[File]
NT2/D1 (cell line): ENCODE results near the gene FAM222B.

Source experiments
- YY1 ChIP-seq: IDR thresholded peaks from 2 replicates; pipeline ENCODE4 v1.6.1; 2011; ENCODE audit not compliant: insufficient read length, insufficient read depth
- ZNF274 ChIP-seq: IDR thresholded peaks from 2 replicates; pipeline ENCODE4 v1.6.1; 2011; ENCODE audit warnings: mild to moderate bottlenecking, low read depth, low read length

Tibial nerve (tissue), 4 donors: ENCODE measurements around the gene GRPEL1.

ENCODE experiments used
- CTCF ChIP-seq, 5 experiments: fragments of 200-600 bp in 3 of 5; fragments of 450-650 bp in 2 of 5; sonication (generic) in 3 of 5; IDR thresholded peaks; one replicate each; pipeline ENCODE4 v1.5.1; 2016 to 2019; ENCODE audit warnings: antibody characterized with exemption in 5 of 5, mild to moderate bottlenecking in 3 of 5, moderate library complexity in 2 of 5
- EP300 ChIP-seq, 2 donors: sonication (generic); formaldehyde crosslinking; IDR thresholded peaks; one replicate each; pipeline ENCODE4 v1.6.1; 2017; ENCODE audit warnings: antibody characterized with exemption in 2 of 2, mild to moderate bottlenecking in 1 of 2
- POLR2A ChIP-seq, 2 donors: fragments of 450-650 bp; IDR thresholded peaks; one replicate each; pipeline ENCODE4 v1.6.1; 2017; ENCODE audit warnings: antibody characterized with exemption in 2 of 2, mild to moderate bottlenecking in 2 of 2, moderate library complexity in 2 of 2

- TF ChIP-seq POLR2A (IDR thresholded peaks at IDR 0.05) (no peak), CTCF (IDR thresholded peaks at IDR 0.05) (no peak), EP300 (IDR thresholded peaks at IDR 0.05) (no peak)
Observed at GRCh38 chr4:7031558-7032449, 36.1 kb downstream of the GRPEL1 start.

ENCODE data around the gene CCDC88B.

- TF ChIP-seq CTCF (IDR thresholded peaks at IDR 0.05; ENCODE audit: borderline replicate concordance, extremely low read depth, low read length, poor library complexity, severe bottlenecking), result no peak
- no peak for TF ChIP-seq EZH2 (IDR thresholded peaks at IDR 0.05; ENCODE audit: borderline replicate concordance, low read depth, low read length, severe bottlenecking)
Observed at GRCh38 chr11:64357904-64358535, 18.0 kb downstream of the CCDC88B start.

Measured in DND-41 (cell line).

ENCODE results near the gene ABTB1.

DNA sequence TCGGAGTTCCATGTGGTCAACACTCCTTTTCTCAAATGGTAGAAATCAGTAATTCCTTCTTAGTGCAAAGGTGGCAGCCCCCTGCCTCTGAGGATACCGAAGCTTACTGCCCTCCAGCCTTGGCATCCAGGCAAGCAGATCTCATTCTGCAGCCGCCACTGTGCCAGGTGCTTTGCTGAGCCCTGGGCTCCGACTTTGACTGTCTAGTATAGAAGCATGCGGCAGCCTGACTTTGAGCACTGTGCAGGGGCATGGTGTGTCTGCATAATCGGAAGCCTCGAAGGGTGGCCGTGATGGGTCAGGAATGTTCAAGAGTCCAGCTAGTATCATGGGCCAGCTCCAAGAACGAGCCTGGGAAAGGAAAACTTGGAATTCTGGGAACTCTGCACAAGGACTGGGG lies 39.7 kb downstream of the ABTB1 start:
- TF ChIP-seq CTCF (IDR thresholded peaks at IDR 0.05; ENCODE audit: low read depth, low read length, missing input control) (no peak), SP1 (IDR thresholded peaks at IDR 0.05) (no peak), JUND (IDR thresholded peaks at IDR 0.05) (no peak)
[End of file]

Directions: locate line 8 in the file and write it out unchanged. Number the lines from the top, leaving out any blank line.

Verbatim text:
- EP300 ChIP-seq, 2 donors: sonication (generic); formaldehyde crosslinking; IDR thresholded peaks; one replicate each; pipeline ENCODE4 v1.6.1; 2017; ENCODE audit warnings: antibody characterized with exemption in 2 of 2, mild to moderate bottlenecking in 1 of 2